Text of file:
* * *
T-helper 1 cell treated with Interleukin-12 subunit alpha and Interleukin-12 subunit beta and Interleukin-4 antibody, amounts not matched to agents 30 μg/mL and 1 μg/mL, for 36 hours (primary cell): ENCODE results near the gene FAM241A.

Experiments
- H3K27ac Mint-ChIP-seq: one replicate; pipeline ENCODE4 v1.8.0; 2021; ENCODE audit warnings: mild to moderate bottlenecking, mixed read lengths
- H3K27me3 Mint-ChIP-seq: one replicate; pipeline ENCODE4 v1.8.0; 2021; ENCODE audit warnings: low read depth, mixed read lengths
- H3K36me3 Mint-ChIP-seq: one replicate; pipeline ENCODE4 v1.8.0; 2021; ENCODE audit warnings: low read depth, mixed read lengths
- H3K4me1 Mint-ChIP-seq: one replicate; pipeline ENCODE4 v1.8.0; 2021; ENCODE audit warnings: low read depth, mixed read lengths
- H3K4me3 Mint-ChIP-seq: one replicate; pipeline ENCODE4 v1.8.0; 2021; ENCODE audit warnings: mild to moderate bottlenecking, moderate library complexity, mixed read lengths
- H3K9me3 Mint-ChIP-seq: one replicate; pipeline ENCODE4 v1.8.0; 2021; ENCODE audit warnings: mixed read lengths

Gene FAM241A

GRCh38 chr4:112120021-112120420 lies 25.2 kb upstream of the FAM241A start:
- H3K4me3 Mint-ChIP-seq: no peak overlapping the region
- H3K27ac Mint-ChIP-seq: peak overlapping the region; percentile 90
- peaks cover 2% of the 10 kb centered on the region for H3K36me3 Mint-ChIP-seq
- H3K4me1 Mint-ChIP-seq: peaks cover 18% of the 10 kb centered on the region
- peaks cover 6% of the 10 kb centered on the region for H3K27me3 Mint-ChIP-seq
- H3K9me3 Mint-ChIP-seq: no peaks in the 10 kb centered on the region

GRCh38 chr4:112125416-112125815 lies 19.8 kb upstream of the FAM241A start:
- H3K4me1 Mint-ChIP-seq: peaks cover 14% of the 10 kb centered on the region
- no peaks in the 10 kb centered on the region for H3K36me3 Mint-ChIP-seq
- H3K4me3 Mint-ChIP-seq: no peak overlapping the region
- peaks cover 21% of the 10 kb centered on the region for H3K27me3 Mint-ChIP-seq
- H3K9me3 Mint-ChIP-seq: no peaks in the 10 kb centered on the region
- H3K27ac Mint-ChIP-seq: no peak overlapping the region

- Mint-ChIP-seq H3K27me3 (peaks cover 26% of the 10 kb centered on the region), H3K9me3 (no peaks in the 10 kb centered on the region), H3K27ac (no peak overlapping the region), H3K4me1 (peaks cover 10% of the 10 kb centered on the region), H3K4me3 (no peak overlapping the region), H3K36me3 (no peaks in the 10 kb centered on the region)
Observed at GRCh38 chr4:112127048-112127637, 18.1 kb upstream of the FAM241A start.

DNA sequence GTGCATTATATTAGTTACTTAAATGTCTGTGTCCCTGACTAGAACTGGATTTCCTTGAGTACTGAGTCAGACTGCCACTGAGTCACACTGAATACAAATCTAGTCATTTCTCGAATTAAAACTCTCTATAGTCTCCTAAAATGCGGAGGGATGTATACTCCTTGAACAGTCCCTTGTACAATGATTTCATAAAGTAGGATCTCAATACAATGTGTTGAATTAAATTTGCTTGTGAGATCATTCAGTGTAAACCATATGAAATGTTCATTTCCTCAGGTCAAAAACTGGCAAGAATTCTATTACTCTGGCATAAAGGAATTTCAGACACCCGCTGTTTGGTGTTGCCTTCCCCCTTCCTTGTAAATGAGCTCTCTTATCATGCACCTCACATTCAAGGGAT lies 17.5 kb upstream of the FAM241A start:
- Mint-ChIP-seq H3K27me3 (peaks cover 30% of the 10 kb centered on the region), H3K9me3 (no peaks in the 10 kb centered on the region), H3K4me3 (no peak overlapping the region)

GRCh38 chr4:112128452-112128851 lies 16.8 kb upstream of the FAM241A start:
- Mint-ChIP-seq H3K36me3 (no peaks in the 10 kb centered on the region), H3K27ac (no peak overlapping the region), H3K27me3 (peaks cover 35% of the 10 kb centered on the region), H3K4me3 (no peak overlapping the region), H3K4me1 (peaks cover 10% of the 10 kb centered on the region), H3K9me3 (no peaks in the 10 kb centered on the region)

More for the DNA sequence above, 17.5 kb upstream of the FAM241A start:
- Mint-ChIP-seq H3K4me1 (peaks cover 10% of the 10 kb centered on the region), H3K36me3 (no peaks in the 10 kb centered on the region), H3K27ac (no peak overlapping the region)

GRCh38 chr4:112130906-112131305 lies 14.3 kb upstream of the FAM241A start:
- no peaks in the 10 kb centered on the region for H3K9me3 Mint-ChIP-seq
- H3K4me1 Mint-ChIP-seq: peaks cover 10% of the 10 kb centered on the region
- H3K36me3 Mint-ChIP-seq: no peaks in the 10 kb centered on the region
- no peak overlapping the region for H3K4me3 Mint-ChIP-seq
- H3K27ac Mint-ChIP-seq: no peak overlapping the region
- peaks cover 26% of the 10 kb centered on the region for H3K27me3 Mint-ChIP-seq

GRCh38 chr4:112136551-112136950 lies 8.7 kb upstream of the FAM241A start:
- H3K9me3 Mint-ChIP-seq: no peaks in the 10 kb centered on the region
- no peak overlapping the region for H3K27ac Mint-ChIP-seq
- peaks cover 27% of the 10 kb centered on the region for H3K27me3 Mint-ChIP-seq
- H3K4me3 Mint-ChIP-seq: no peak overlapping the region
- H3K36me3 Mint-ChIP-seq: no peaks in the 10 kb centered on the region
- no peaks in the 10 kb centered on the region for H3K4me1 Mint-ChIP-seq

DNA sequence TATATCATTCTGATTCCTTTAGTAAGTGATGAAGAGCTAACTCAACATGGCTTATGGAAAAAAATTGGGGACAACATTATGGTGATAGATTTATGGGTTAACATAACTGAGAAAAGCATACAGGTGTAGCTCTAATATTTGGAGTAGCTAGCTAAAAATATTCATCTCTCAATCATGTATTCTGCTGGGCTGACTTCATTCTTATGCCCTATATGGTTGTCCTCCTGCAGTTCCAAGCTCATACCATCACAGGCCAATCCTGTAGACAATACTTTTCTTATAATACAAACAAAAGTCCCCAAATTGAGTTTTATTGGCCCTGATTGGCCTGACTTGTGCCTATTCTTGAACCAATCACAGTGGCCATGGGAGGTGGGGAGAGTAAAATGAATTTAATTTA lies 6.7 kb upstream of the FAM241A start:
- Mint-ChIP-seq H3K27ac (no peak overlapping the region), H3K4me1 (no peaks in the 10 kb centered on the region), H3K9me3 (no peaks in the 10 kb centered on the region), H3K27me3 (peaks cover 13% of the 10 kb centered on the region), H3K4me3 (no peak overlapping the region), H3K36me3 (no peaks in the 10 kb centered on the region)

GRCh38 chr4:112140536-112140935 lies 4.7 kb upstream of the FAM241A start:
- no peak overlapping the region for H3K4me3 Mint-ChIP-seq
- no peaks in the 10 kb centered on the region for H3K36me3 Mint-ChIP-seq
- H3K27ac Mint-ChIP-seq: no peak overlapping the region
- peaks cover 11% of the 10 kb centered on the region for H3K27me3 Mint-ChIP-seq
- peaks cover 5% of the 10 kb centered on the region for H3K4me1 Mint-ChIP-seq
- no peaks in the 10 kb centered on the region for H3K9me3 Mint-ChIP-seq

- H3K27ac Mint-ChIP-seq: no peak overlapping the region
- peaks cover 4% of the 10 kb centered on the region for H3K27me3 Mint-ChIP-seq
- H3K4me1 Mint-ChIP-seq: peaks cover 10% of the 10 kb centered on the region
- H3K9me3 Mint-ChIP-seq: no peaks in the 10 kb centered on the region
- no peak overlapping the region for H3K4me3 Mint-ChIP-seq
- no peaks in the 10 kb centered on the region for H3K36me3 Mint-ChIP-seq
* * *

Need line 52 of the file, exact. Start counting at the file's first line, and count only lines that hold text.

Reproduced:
- peaks cover 11% of the 10 kb centered on the region for H3K27me3 Mint-ChIP-seq